Chain letters, like virus hoaxes, depend on you, rather than on computer code, to propagate themselves. The main types are:
- Hoaxes about terrorist attacks, premium-rate phone line scams, thefts from ATMs and so forth
- False claims that companies are offering free flights, free mobile phones or cash rewards if you forward the email
- Messages that claim to be from agencies like the CIA and FBI, warning about dangerous criminals in your area
- Petitions that, even if genuine, continue to circulate long after they expire
- Jokes and pranks (e.g., the claim that the Internet would be closed for maintenance on April 1)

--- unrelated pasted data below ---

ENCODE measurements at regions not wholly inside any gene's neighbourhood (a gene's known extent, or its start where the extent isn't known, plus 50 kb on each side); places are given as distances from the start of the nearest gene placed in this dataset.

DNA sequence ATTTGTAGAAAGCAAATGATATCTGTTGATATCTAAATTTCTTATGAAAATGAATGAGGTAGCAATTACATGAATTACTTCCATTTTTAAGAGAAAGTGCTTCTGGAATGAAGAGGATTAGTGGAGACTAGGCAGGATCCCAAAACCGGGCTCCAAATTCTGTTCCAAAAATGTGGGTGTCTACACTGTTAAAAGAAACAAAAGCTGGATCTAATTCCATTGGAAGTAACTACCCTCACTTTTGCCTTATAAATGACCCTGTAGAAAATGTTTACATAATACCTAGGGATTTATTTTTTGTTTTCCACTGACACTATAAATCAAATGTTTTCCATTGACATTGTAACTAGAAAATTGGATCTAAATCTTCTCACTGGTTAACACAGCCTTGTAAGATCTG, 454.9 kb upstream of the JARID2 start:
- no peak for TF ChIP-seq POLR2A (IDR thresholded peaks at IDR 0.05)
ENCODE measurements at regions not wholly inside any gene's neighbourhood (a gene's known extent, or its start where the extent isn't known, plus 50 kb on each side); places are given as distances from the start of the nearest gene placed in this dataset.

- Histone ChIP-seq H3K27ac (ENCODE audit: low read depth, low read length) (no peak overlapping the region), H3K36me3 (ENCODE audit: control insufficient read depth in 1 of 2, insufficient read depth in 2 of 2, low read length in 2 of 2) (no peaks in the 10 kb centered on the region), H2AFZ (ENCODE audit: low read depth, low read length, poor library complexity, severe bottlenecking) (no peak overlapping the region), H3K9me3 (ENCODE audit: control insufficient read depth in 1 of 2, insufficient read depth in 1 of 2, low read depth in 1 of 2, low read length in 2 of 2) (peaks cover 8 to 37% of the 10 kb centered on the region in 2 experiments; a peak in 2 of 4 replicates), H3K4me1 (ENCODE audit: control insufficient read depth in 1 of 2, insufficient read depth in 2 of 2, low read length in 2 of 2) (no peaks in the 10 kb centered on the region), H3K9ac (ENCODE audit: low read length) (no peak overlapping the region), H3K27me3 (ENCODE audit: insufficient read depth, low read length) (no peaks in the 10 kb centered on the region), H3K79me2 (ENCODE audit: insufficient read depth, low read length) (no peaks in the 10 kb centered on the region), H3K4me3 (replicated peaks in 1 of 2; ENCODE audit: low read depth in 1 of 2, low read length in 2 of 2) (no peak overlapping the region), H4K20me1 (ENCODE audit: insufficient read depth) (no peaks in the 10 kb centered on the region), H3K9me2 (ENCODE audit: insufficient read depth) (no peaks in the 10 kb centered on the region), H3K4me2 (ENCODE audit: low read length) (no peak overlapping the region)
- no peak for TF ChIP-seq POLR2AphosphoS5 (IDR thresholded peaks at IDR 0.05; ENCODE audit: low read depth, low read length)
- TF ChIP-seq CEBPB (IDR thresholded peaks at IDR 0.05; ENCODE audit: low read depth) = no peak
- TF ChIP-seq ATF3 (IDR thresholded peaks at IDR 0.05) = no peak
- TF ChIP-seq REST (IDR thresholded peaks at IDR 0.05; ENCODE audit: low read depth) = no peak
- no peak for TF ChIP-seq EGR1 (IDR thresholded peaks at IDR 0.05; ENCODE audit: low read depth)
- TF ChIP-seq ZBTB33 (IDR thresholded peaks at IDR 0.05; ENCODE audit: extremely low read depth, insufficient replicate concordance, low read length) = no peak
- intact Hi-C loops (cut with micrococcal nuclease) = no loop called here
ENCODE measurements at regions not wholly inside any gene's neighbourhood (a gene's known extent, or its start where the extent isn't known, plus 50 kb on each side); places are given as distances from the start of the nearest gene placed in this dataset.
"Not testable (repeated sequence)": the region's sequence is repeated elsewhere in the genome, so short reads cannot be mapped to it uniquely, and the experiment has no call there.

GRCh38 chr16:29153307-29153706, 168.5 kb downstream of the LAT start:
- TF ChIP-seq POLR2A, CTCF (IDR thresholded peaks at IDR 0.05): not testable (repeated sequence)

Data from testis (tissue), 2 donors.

- On social networks like Facebook, posts asking users to share links, such as a photo of a sick infant that needs a heart transplant, or phony scares such as children being targeted with strawberry flavored drugs
Chain letters don’t threaten your security, but they can waste time, spread misinformation and distract users from genuine email.
They can also create unnecessary email traffic and slow down mail servers. In some cases, the chain letter encourages people to send email to certain addresses so that they are deluged with unsolicited mail.
The solution to the chain letter problem is simple: Don’t forward these messages. (See Hoax)
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